Game Development Reference
In-Depth Information
type checking. The static method uses a performance tuned approach that is
employed throughout the .NET framework. First, a check is performed to see if any
of the strings are null. Then a reference equality check is performed to see if the
two strings refer to the same object. If no result has been returned yet, the virtual
instance method is called.
Note
The C# equality operator == , represented by the MSIL op_Equality , simply makes a call to the
static Equals method of System.String , so you do not have to worry about performance with
this one.
Logical equality is provided through the use of the overloaded Compare method,
which has parameters for locale formatting and case insensitive comparisons.
Unlike the Equals method, which returns a boolean value, the Compare method
returns an integer that describes the lexical difference between the two strings,
with a value of zero stating that the two strings are lexicographically identical.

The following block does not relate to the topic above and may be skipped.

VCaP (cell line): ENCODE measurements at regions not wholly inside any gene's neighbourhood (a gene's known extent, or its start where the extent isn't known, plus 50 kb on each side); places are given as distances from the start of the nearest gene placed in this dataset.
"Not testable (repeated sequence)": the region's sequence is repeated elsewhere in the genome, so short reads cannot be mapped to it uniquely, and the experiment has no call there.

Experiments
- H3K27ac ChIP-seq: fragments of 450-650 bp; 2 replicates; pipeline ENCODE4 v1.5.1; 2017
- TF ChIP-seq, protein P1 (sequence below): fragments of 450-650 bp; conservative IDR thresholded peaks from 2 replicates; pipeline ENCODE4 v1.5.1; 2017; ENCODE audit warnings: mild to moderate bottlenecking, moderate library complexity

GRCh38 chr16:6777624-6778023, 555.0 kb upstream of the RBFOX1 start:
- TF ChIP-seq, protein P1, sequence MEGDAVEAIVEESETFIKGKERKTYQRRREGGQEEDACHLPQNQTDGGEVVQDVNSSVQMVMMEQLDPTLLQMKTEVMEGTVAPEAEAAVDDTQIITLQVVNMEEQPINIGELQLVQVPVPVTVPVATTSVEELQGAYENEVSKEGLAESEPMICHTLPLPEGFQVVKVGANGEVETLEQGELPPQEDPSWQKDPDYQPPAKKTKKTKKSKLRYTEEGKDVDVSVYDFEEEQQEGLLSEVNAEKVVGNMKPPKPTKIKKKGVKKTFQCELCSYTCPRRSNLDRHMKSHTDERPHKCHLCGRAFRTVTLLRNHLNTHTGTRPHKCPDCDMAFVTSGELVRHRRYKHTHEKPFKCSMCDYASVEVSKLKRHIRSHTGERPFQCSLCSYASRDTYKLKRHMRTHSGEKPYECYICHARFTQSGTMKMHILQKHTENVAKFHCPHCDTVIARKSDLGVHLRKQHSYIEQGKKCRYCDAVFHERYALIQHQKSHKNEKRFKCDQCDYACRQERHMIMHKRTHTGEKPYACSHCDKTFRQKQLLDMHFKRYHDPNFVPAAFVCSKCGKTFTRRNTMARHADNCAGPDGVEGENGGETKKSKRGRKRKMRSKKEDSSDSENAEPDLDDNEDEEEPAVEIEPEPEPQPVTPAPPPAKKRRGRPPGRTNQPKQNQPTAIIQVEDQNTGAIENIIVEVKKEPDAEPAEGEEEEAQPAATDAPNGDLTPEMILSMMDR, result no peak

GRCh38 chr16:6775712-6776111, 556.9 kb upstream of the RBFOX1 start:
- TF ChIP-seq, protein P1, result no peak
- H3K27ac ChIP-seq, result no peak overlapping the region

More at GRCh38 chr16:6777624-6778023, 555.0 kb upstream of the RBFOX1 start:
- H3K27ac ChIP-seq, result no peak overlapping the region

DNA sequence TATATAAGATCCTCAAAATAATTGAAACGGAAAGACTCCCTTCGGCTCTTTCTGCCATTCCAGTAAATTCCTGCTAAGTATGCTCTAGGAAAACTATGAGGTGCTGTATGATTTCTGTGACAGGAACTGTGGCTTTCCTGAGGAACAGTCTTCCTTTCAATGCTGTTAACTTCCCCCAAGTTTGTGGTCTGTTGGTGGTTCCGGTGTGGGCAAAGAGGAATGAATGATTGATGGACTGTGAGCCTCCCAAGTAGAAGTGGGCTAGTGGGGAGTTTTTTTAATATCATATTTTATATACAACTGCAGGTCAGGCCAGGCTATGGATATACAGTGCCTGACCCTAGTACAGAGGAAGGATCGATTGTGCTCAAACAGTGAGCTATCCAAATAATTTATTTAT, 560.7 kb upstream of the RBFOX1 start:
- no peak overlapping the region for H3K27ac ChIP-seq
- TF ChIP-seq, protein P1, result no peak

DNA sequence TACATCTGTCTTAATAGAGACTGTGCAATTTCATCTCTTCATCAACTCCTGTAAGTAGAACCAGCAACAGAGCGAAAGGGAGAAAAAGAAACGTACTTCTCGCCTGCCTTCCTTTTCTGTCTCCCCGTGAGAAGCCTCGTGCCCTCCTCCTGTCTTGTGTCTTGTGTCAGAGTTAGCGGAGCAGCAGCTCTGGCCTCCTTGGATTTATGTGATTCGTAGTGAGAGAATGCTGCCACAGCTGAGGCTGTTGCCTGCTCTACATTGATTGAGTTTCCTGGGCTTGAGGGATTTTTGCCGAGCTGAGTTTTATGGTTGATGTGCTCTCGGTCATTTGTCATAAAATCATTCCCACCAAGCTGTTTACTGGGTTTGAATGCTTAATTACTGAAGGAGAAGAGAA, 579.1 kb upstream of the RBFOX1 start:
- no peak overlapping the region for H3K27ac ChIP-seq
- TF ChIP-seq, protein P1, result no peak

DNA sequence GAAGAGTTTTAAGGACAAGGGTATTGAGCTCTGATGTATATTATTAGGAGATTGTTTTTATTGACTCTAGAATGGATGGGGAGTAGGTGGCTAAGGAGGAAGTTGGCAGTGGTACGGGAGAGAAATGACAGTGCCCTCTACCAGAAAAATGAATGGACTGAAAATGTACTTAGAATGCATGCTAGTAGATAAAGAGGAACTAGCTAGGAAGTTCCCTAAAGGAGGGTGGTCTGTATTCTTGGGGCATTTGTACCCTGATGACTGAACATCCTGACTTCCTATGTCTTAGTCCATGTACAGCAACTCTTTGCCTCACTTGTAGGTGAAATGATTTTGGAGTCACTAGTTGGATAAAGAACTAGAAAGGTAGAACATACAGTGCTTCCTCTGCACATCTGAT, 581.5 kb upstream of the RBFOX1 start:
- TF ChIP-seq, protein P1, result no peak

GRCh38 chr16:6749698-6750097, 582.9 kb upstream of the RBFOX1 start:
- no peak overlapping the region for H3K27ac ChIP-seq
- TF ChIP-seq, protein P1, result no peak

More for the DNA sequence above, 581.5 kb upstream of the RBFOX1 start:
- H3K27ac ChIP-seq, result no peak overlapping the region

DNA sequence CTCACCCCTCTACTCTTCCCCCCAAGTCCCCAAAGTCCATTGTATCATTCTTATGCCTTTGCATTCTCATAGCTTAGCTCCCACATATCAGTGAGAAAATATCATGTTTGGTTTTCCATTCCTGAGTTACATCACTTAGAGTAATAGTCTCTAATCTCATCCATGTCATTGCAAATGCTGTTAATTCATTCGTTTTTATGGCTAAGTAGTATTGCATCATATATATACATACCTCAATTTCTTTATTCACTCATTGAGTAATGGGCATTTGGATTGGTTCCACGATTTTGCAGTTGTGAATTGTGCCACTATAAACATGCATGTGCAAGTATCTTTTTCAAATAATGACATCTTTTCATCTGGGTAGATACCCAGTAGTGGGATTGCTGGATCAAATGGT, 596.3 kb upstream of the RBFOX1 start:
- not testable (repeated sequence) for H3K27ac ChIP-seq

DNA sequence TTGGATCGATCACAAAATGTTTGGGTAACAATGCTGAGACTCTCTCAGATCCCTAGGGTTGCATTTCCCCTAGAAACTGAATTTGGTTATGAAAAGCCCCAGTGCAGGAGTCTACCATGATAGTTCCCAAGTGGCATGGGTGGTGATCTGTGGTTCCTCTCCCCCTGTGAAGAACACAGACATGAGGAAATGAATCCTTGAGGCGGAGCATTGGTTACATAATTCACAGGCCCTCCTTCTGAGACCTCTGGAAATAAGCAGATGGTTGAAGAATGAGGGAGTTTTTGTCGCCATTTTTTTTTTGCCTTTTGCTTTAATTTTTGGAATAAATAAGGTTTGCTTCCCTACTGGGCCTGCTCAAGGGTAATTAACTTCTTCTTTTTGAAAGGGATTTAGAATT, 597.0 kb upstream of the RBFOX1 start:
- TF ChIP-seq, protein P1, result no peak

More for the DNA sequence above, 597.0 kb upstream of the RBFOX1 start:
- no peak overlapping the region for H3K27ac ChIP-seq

Being able to perform locale-aware and case insensitive comparisons comes at a
significant performance cost. The cost is dependent on the locale used and the
complexity of the rules related to the locale. Because of the fairly significant per-
formance hit when using the Compare method, it is important to minimize calls to
it whenever possible. One approach is to identify comparisons where case and
locale rules can be ignored, using String.Equals() instead of String.Compare() . This
approach works well for situations where the data originates from back-end or
embedded systems, to name a couple examples. Situations where case and locale
rules cannot be ignored, but binary equality is common, are best served by calling
String.Equals() before String.Compare() . Doing so can result in a considerable per-
formance gain if most of the comparisons exhibit binary equality. The following
code shows this.
string string1 = “This is from one place”;
string string2 = “This is from elsewhere”;
if (string1 == string2 || String.Compare(string1, string2) == 0)
{
// Handle identical strings
}
In terms of case insensitive comparisons, String.Compare() is able to perform these
comparisons without allocating new strings, whereas a call to String.Equals() with
calls to String.ToUpper() will result in two new strings being allocated.
 
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